NATS, the UK’s leading air navigation service provider, has postponed plans for
further consultation over changes to airspace north of London.   Instead, the proposals
will be incorporated into a wider review of airspace over southern England.

The downturn in air traffic levels since the 2008 consultation on proposed changes
in the Terminal Control North (TCN) area, means there is less urgency on capacity
grounds to achieve the changes. Current forecasts show that air traffic levels
are not expected to return to the peak levels of 2007 until at least 2013/14.

Alex Bristol, Development and Investment Director, said: "We are looking at combining
the necessary changes in the TCN proposal with other projects currently under
way to create a bigger benefit overall.

"We are already working on a wider project involving the airspace over much of
southern England.   The TCN benefits are very much a part of helping us deliver
bigger benefits, albeit on a longer timescale.   These include keeping aircraft
higher for longer on more direct routes, which saves fuel burn and CO2 and means
less noise for people on the ground.

"Whilst the downturn in air traffic means we can take longer to ensure we have
the best solution, we have always been clear that doing nothing is not a long-term

"This is a large and very complex area of airspace with many interactions and
as traffic levels pick up, changes will be necessary to ensure continued safety
and reduce delay. The work we have done so far in TCN – and the feedback we have
from the 2008 consultation – will be very much a part of our revised plans."

Terminal Control North (TCN), along with Terminal Control South (TCS) forms London
Terminal Control (LTC) which in total covers much of southern England, as far
north as Ipswich and west to Bournemouth with Banbury roughly marking the north-west
corner. NATS is reviewing the airspace structure in this total area in light of
available new navigation technologies and new tools under development to improve
air traffic management techniques; our aim is to improve safety in this most complex
area of airspace, to provide additional capacity to meet forecast long term demand
and to meet environmental targets.

This work is still in early stages but is expected to deliver improvements in
the period 2016-2020 with some earlier enabling improvements possible from 2013.
see also
comment by Stop Stansted Expansion


Stop Stansted Expansion (SSE) has welcomed the announcement this week [13 October]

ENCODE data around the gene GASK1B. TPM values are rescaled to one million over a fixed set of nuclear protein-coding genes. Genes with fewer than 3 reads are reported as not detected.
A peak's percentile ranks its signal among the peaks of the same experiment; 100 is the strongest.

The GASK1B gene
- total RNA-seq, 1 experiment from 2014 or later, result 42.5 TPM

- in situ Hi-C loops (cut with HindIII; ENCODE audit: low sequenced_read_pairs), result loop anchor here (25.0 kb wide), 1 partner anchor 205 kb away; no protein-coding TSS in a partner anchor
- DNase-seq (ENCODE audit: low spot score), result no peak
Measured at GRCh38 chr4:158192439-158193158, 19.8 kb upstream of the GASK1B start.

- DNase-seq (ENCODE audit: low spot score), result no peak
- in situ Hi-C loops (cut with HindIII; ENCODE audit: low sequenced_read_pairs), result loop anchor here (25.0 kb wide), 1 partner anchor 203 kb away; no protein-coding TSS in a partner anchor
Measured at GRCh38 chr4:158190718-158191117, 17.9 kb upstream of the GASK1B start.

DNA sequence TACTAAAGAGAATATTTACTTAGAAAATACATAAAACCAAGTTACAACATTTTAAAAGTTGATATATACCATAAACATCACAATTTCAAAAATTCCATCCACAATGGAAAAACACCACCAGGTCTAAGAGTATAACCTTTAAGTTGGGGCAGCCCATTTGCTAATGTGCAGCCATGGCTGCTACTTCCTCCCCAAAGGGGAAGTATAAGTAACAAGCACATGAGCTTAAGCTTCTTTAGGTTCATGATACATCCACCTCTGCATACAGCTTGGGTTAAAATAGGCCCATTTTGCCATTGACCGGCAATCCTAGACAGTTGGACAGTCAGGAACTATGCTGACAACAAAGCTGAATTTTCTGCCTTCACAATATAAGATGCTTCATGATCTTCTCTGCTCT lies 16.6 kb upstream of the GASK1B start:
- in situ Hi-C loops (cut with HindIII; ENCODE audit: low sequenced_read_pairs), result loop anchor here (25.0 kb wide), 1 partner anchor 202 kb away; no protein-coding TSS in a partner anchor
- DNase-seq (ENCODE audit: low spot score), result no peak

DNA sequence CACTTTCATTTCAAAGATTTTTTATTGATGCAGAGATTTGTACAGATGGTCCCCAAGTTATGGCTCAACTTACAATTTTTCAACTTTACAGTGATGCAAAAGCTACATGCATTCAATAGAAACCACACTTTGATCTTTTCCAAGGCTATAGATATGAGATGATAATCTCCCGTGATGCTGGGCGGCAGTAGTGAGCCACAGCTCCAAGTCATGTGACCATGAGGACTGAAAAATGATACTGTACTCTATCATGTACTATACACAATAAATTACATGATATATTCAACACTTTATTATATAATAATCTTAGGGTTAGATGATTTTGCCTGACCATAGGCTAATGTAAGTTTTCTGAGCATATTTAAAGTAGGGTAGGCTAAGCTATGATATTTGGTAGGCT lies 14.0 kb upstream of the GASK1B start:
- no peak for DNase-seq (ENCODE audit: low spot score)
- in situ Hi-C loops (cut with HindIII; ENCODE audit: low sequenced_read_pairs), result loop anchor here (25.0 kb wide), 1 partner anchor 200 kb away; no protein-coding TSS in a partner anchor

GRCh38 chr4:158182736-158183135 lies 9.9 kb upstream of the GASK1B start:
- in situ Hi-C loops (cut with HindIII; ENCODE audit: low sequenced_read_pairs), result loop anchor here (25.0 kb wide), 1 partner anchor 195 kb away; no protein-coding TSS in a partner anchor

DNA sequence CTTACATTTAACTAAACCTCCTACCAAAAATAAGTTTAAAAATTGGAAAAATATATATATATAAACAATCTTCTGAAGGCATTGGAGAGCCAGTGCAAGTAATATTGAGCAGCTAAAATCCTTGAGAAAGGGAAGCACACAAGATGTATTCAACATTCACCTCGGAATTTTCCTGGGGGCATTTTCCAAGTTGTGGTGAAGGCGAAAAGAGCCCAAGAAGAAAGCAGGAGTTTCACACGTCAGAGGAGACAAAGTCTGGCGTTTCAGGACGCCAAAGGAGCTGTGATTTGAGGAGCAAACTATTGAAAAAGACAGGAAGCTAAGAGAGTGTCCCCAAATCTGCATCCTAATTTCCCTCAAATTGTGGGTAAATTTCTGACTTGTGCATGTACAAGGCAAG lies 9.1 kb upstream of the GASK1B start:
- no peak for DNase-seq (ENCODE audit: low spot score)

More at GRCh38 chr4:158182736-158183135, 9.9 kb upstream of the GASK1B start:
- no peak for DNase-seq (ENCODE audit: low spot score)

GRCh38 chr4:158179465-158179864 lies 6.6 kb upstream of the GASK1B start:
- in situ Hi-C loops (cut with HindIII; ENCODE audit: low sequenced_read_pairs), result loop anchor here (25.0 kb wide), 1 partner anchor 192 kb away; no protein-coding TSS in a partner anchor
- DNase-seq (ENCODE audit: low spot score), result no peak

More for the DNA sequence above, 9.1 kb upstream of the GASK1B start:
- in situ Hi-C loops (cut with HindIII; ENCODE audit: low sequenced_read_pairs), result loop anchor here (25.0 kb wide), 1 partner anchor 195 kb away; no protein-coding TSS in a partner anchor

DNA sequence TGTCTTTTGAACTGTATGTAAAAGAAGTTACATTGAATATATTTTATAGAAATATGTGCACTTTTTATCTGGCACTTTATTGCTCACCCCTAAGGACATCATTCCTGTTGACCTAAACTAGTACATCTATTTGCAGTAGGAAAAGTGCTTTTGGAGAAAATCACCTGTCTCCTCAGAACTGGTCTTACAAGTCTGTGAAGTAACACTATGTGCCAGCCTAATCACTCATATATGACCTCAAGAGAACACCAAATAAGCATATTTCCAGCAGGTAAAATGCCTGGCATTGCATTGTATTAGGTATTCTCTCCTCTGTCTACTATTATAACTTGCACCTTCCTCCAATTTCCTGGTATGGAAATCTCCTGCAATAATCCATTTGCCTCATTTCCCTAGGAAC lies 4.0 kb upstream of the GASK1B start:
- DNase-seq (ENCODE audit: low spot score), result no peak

by National Air Traffic Services (NATS) of a further postponement of its plans
to introduce new flight paths and stacking areas for the Terminal Control North
(TCN) area.


NATS originally intended to introduce the airspace changes in 2008 but the scale
of the public outcry across Essex, Hertfordshire, Suffolk and Cambridgeshire following
the publication of the proposed new flight paths and stacking areas convinced
NATS that it needed to go back to the drawing board.  


Revised proposals were due to be published in October 2009 but this was subsequently
changed to October 2010.   In announcing this latest postponement NATS has not
given a revised date but hints that it will be at least two to three years before
any new proposals are tabled.


In explaining this latest postponement, NATS pointed to the recent downturn in
air travel, as a result of which there is less urgency on capacity grounds to
achieve the changes.   UK air traffic levels are not expected to return to their
(peak) 2007 levels until at least 2013/14.


When flight paths and stacking areas are moved there are always winners and losers
but the changes proposed by NATS in 2008 would have imposed far more overflying
upon rural communities including many areas which had not previously been affected
by flight paths or stacking areas.   Bishops Stortford and Saffron Walden would
both have been hit hard by proposed new departure routes and, further afield,
two new stacking areas were proposed which would have adversely affected those
living in South Suffolk and South Cambridgeshire.


SSE Campaign Director, Carol Barbone, commented. "We hope that NATS will now
be able to combine its original plans with the wider project it is working on
for a longer term redesign of flight paths and stacking areas over southern England.  
A long term strategic approach is what is needed, not piecemeal chopping and changing
which creates unnecessary blight and uncertainty for people on the ground."